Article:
At the individual level, risk factors for homelessness include poverty, difficulties in life management, substance abuse and mental health problems, lack of social resources, and changes in life situation such as illness, separation, moving to another locality and becoming unemployed. 

The number of homeless people and the duration of homelessness are also affected by the kind of support society offers to homeless people and those living under the threat of homelessness. 

Housing first 

Housing first is a principle, operating model and way of thinking that guides Finnish homelessness work

The Housing First principle is guided by the idea that housing is a part of human rights and a fundamental human right. In the Housing First model, all work done for people experiencing homelessness is based on the premise that the first support offered to a person is their own apartment. 

Most often, the Housing First model is implemented by the state, wellbeing services counties, municipality or city (and within them, for example, social services and/or health care), companies, organizations, real estate companies, property owners and developers. The actors involved in solving homelessness vary depending on how the services are organized in the city. 

The Housing First model can be applied either in distributed apartments or in a housing unit. Getting an apartment is not tied to a change in life or receiving services. 

The Housing First Model

The Housing First model is implemented according to four different principles. 

  • Enabling independent living
  • Freedom of Choice and Influence
  • Rehabilitation and empowerment
  • Reintegration into society 

You can read more about how to implement the Housing First Europe model in the Housing First Europe guide. 

The Housing First model differs from the principle previously used in homelessness work, where a person experiencing homelessness had to recover from a substance abuse problem, for example, before getting their own apartment. This model is called a staircase model. There are problems with the staircase model, as many times moving from one step to another is not possible and those experiencing homelessness are stuck in temporary housing solutions, for example.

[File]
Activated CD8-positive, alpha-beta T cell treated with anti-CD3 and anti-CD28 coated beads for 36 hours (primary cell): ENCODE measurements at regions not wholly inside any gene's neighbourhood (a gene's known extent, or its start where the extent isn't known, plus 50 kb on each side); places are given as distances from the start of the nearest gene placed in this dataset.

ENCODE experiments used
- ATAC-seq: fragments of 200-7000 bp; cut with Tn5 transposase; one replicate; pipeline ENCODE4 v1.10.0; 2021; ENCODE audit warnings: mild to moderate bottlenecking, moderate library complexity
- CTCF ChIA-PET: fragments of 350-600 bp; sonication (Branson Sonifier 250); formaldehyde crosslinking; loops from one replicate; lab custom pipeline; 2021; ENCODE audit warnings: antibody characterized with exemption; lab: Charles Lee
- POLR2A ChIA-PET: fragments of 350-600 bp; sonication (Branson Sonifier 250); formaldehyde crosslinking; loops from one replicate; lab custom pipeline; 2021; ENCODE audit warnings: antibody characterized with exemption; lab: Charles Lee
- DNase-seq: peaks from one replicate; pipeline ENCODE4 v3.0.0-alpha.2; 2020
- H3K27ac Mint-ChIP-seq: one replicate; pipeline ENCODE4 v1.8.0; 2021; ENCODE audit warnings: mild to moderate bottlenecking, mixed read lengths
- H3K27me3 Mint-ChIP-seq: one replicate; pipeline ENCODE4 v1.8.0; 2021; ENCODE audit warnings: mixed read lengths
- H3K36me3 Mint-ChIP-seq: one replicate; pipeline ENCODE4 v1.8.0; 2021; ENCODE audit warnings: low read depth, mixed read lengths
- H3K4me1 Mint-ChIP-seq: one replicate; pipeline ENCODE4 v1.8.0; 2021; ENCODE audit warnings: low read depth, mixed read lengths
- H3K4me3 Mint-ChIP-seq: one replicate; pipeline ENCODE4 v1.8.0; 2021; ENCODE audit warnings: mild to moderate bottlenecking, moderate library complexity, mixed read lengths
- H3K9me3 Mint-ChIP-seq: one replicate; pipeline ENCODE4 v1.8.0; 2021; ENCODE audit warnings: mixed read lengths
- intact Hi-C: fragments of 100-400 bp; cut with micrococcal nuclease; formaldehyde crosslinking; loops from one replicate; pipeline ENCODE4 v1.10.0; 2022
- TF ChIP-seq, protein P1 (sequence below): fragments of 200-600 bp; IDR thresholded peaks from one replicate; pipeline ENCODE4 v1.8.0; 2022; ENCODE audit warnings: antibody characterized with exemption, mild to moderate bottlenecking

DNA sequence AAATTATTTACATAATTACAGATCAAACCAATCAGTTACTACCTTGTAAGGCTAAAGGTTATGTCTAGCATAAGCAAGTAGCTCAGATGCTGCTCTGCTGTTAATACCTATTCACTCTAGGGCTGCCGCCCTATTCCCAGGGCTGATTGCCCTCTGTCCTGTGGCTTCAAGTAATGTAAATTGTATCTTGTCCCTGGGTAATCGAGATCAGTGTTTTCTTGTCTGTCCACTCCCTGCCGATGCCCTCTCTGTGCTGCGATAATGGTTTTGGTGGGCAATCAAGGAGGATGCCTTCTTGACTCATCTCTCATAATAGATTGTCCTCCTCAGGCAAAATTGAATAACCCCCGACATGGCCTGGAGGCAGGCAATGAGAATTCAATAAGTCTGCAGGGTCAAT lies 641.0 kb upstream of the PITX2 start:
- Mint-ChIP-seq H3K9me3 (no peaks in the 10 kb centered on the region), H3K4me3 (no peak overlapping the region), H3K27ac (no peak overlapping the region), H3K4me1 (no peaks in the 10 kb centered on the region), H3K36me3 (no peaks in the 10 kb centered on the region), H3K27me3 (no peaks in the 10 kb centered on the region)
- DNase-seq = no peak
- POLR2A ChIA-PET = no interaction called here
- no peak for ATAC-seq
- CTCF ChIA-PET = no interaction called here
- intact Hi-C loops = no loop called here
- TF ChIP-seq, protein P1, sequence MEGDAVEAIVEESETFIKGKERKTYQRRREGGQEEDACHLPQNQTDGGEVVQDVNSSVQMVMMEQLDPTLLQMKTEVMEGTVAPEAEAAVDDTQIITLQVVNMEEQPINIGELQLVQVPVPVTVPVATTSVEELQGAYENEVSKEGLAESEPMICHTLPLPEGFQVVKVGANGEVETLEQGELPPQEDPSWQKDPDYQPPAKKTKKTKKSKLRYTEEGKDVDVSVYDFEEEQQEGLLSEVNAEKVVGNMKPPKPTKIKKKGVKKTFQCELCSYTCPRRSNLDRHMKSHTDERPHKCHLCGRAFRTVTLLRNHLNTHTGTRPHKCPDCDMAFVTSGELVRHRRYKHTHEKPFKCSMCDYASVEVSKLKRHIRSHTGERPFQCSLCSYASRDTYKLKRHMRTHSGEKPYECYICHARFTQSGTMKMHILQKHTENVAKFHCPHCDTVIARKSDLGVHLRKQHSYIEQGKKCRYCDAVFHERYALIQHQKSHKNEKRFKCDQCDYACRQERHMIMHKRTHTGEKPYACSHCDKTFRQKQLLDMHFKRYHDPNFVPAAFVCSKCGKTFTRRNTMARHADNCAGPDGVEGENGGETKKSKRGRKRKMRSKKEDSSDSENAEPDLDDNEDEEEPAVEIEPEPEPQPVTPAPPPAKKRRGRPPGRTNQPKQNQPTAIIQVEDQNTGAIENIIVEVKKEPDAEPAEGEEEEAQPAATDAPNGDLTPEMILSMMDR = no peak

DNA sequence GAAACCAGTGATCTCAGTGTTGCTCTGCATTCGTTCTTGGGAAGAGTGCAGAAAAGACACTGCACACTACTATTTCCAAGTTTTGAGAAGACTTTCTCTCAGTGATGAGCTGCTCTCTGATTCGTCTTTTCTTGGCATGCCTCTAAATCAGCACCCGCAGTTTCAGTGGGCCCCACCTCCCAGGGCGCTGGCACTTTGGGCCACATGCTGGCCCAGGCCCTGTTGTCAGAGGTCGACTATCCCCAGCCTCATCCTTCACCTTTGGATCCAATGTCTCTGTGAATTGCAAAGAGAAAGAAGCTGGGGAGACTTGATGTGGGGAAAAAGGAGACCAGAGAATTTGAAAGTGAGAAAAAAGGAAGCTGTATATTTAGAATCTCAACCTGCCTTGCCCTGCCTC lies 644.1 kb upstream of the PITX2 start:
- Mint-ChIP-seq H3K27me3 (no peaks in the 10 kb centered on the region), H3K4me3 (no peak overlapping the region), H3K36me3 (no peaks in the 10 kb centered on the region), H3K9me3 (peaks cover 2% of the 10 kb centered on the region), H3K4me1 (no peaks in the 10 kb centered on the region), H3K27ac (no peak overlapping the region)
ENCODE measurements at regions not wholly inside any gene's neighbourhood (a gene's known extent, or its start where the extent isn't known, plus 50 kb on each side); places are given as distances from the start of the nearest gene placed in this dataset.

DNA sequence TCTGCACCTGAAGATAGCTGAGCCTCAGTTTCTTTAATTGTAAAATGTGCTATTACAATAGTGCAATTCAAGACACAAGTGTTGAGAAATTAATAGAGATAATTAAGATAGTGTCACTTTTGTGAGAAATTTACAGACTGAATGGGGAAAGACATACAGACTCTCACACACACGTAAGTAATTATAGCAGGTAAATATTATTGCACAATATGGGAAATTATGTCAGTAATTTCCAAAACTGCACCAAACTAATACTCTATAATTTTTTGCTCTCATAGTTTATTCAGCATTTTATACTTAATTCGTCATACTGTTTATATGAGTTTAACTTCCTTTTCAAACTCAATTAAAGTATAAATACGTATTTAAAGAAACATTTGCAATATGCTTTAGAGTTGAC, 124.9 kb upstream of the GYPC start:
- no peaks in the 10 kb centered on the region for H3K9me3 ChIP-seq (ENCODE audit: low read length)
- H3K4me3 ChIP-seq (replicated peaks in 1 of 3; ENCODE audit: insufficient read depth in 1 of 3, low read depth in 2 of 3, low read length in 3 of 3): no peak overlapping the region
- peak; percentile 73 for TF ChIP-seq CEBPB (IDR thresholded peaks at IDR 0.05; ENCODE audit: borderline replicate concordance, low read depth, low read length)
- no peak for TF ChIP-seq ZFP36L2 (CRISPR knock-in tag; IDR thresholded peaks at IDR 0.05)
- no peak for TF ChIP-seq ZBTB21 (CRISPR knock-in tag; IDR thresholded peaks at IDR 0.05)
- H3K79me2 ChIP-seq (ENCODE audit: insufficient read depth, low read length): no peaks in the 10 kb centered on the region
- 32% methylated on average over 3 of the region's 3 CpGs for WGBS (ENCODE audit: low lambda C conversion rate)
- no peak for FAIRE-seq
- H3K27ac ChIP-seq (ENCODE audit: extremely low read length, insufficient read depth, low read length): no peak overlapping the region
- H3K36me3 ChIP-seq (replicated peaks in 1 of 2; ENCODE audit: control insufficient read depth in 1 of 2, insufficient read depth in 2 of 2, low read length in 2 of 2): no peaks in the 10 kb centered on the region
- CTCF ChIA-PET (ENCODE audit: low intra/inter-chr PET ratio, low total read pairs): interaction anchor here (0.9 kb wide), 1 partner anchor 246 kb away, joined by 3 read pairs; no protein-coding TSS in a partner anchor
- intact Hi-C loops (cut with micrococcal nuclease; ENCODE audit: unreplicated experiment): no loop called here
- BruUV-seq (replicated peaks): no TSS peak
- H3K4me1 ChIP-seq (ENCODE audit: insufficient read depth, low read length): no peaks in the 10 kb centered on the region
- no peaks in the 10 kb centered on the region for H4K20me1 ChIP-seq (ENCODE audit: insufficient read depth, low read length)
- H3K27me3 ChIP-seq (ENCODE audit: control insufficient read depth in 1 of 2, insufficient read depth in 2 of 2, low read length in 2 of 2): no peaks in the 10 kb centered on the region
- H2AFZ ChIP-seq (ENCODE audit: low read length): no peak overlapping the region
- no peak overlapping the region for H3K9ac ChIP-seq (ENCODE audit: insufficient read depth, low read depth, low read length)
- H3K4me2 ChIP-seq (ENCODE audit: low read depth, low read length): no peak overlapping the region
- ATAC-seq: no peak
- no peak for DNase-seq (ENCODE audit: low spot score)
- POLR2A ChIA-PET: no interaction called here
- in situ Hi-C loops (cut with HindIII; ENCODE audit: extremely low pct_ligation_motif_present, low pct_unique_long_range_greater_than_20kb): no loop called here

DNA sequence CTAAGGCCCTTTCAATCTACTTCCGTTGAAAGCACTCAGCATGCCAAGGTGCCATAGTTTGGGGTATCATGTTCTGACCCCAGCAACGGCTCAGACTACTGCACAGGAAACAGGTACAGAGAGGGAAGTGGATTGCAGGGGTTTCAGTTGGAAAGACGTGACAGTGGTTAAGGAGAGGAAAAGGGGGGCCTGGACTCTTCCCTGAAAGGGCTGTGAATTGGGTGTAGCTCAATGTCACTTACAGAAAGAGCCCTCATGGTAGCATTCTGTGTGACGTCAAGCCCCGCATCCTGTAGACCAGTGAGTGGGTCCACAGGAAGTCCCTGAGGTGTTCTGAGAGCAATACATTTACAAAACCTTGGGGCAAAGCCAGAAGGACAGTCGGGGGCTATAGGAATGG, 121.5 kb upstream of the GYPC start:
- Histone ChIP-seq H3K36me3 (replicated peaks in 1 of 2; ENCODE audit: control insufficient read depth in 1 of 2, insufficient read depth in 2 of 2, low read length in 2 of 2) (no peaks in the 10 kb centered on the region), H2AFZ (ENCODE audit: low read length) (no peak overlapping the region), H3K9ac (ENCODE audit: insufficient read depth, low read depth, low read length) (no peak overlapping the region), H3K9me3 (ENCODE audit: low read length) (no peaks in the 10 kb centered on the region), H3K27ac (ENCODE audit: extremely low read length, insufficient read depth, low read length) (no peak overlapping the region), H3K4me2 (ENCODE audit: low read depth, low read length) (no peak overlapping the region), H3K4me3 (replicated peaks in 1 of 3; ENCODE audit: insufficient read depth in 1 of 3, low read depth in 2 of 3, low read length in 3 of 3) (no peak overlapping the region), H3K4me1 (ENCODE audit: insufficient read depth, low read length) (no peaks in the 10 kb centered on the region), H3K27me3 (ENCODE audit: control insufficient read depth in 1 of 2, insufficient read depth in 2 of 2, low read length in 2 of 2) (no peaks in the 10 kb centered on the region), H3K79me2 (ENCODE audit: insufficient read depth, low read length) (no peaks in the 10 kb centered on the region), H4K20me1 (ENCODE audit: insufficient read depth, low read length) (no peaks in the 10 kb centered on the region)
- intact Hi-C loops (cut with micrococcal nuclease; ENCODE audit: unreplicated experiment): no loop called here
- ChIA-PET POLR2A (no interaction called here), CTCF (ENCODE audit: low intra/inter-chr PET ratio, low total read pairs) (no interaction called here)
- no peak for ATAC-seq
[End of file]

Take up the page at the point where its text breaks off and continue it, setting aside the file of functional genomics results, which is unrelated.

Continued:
The staircase housing model often requires sobriety, commitment to care, and the skills required for independent living before getting one’s own home. The staircase model often fails to meet these requirements and service users are evicted from their homes. The Housing First model is based on the idea that getting an apartment will help solve other health and social problems. 

The main objective of the Housing First model is to ensure the continuity of housing. In addition to the apartment, the model includes the provision of support services. The role of support services is central to the success of the model. In addition to securing housing, the Housing First model aims to promote health and well-being, support social support networks and integration into the community, and participate in meaningful activities. Services are implemented by multi-professional teams. 

The application of the model has reinforced the idea that it is possible for a rehabilitee to survive in a regular rental apartment with the right kind of support. 

The Finnish Housing First model 

Designed for anyone experiencing or threatened with homelessness.

Different types of permanent housing options:

Distributed housing and subsidized housing units. Options for specific needs and circumstance.

Customized support services

Individual support seeks to address a variety of challenges in a person's life.

Affordable housing

400,000 state-subsidized rental apartments. The tenant selection is guided by the applicant's need for housing.

Homelessness Prevention

Anticipatory measures: identifying the risk of homelessness and the importance of early intervention and support.

Low-threshold work activities

Strengthening/attention to the individual's strengths and skills and increasing inclusion in line with the individual's abilities and goals.

Normality principle

Normal leases and social and health services.

The Housing First model can help to end homelessness if the structures are in place to support it. Housing First is predicated on building enough affordable housing and providing a range of housing options. In addition to tailor-made support, the Housing First model also relies heavily on the Finnish social security system. It is important that, as well as housing and support, individuals have meaningful activities in their daily lives. Many Housing First units therefore offer low-threshold work activities, which at their best bring out the strengths and skills of the individual and increase inclusion. One of the Finnish activities supporting the Housing First model is also housing counselling, which can address housing problems at an early stage.